Wattled Cranes 1Wattled Cranes 2Wattled Cranes 3Wattled Cranes 4Wattled Cranes 5

Pat & Sandra Merrick – Albury Farm, Lidgetton

We have been away for most of May. All these photos were taken in April. Our dam is now just a puddle, so no more crane and water birds unfortunately.
There were dozens of butterflies this year.

Blue pansy

1

Gaudy commodore

2

Greenbanded swallowtail

3

Painted lady

4

The sunbirds were showing their eclipse colours. We have quite a number of sunbirds, now feeding off the proteas and aloes.

Greater collared sunbird in eclipse

5

a female Malachite or Amythest Sunbird? (not sure)

6

Male Malachite in eclipse

7

An arum lily frog was hiding amongst the pot plants for a couple of days during the cold weather.

8

Our skinks have disappeared now. Have a photo of the skin of one of them who was shedding his skin in our study. He was actually pulling off the skin of his legs with his mouth. He ran under the couch, hence only pic of body skin left on carpet.

9

Have not seen our Blue Crane for 6 weeks now but early one morning, beginning of may, woke to see 8 Grey Crowned Crane and 3 Wattled Crane at the dam. They flew off at sunrise.

10

The Wattled Crane swam around the dam for a while foraging with their long necks. The dam was quite shallow at this stage.

11

The Long-crested Eagle is still around

12

The African Harrier-Hawk (Gymnogene) arrives on the farm at about 07:30 on most days hopping around the rocks. With the lizards (skinks) which seem to have vanished around the house, he must be eating mice and rats.

13

Pat saw a pair of Oribi running through the farm. There are still a few Reedbuck and Duiker around.

14

At about 10pm one night the dogs started barking, (in that special way when something is amiss) and we went out to find a huge porcupine around our pond area next to the stone wall. He was trying to hide behind a tree to get away from the dogs. We put the animals away and tried to shush the porcupine out the gate, but he was having none of it and proceeded to try and climb the stone wall. This ended with him falling down, and nearly on top of Pat. He raced off with speed and we could not find him after that. He must have come through the culvert as our whole garden has bonnox fencing to keep the animals from encountering our dogs and prevent them from destroying my garden.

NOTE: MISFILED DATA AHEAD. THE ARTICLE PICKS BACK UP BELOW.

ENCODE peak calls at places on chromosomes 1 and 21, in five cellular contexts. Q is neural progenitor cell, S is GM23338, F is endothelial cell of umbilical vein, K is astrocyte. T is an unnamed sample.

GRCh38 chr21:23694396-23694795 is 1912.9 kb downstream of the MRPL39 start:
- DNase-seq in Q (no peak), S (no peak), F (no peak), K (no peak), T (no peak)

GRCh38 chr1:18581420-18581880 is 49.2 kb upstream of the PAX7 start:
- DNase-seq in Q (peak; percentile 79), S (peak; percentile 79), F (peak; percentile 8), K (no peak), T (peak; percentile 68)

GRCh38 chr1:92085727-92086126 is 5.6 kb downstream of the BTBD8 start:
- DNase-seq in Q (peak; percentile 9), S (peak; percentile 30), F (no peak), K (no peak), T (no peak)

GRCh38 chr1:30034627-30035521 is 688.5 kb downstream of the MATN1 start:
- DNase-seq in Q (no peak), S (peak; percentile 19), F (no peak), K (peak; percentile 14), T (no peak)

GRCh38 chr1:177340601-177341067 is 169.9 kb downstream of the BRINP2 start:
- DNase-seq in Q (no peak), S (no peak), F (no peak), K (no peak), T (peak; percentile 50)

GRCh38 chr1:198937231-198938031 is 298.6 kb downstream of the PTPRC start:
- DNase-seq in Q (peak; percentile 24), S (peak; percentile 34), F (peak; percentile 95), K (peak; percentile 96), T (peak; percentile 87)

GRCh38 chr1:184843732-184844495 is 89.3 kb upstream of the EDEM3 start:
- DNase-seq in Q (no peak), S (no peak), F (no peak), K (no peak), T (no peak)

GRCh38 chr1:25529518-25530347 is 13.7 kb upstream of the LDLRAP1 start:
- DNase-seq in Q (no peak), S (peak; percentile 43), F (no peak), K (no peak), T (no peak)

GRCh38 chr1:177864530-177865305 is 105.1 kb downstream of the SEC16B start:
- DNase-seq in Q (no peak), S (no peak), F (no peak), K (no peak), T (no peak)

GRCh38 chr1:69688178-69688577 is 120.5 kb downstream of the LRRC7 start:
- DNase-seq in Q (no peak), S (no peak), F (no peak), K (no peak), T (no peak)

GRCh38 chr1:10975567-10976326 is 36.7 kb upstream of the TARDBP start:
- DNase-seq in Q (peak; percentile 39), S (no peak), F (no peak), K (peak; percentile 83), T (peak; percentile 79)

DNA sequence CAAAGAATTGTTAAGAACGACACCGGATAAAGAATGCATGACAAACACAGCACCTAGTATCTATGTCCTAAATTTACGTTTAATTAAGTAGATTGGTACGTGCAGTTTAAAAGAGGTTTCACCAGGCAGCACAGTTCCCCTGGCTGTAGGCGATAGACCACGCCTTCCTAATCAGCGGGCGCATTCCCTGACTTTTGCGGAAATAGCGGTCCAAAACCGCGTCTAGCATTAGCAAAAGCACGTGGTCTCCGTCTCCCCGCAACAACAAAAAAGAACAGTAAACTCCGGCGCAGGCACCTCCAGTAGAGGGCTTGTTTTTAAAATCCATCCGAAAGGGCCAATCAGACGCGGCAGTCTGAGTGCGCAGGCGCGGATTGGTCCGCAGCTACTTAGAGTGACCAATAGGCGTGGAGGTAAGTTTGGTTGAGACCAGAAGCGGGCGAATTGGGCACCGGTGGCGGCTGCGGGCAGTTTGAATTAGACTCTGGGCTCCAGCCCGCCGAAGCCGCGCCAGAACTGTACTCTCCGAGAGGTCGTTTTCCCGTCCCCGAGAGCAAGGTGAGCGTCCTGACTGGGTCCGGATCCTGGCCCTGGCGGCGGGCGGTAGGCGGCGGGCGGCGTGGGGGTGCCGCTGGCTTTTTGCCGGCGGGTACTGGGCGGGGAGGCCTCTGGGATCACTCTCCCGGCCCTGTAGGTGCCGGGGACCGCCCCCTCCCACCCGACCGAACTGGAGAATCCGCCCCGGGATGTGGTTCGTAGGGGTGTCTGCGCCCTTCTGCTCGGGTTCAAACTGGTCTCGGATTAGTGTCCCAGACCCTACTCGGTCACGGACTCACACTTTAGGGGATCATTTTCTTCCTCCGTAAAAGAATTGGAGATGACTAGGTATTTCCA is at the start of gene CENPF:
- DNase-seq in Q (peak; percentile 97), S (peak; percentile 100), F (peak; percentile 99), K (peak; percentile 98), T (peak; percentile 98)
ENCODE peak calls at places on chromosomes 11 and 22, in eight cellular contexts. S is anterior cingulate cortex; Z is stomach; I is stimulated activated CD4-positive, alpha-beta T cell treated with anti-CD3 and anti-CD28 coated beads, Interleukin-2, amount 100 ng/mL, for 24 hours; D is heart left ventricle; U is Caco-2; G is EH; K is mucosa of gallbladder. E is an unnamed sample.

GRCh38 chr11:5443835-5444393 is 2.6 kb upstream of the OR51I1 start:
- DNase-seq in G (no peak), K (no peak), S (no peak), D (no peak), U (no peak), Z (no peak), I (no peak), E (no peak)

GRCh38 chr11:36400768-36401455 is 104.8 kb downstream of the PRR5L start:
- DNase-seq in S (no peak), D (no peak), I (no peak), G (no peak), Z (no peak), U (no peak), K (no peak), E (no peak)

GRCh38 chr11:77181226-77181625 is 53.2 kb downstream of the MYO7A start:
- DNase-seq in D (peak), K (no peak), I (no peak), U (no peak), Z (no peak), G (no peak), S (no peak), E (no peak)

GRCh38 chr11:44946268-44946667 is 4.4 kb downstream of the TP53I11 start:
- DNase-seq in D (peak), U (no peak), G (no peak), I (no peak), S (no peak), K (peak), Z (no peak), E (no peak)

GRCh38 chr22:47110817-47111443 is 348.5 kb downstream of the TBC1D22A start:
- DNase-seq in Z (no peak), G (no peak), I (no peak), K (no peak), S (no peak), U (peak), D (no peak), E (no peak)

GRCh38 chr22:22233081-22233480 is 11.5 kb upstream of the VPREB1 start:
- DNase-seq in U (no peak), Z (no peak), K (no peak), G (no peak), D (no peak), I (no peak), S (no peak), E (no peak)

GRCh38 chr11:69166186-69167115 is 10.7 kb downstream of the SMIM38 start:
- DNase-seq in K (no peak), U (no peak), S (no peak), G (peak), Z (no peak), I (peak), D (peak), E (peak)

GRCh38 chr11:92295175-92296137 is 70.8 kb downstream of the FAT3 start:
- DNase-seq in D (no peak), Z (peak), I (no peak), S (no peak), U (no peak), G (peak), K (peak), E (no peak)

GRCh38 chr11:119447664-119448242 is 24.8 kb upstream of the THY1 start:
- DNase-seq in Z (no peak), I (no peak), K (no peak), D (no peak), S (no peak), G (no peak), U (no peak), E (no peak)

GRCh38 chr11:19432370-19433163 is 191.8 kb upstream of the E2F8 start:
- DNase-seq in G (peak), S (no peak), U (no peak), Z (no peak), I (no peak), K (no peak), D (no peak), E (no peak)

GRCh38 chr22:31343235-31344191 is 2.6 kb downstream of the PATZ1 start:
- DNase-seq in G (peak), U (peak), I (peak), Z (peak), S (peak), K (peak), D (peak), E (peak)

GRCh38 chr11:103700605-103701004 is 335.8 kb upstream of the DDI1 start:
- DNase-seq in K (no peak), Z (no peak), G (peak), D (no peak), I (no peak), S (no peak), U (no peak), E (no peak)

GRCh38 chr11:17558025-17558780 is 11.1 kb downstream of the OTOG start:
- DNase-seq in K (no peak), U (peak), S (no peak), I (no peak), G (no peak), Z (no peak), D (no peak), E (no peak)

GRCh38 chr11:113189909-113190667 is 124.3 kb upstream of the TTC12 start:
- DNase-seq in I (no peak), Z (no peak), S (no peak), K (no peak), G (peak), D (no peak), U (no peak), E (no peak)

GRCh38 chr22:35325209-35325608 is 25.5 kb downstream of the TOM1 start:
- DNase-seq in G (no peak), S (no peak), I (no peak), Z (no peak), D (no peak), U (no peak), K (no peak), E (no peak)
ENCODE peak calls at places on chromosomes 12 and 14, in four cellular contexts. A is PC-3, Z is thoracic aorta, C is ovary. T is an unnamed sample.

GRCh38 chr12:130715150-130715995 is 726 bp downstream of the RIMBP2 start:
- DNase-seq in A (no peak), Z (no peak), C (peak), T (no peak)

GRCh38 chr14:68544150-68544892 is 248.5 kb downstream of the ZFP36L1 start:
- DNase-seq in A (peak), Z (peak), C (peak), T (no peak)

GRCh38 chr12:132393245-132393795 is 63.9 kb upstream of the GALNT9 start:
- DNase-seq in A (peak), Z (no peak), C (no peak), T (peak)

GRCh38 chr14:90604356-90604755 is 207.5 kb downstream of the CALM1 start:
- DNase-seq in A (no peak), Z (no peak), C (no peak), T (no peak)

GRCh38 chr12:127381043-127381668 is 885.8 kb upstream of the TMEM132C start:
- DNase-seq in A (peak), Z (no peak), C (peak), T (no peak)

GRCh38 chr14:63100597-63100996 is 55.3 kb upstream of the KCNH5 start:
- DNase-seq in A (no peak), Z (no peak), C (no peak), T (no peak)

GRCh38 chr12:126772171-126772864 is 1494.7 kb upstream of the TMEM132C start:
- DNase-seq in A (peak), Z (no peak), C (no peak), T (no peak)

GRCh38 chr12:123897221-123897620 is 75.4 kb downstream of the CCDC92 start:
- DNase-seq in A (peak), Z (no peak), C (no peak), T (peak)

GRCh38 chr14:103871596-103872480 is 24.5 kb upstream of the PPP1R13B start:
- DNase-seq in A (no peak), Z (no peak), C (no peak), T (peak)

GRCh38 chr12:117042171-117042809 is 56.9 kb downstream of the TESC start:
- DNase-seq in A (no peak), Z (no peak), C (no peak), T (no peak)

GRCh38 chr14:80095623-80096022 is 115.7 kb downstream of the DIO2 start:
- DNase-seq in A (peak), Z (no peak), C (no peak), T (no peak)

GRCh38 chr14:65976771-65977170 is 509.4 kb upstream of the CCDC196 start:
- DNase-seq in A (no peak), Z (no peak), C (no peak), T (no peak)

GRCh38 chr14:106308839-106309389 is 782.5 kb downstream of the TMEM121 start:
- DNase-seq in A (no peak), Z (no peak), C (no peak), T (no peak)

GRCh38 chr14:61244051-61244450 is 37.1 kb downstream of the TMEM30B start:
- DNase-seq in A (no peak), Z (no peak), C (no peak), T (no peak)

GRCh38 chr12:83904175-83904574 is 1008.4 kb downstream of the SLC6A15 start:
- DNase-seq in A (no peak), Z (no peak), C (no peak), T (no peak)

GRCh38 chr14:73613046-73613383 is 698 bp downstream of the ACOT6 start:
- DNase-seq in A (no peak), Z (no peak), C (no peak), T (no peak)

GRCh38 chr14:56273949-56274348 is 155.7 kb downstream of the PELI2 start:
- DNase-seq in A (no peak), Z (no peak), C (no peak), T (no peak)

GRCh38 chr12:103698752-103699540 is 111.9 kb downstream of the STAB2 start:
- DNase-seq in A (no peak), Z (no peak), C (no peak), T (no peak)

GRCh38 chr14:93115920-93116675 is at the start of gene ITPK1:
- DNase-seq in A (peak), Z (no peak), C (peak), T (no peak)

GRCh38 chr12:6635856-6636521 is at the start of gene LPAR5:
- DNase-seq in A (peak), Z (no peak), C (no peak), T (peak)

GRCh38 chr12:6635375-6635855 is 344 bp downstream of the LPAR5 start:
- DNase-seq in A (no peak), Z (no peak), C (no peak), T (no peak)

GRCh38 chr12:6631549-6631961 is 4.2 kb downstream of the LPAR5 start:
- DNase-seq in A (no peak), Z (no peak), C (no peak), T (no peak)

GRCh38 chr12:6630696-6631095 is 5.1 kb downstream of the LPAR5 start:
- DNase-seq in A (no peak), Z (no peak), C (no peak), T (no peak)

Bokmakierie

15

Juvenile Amethyst Sunbird who now has his amethyst throat

16

Grey Crowned Cranes and African Spoonbills

Untitled

Ashley Crookes – Copperleigh Farm

Sunset over the now very low Mavela Dam

Sunset over Mavela

Dargle Wildlife Sightings -April 2016

Ashley Crookes – Copperleigh Farm

Autumn is officially here with winter trying to sneak in early and this frost we had a couple of weekends ago.

Autumn frost on leaves

A very beautiful black caterpillar with red and yellow markings on the sides and blue spines on the top.

Black red and yellow caterpillar with blue spines

Some sort of brown mantis sitting on my arm. Comment from Dr Jason Londt: “It is a mantid (family Mantidae). Don’t know the species (we have over 180 species in SA). Unfortunately I am not aware of a local specialist who could give us a species name – most of the literature on the group seems to be in French! Anyway – nice twig mimic!”

Brown Mantis 1Brown Mantis 2

Flying ants inside the house which appeared after the recent rains in Dargle

Flying ants which appeared after the rains in Dargle

Junonia orithya madagascariensis or Eyed Pansy

Junonia orithya madagascariensis or Eyed Pansy

I was moving a feed tyre out of the grass and suddenly noticed a whole family of little mice scurrying around. I managed to capture a pic of this guy before they all disappeared into the grass.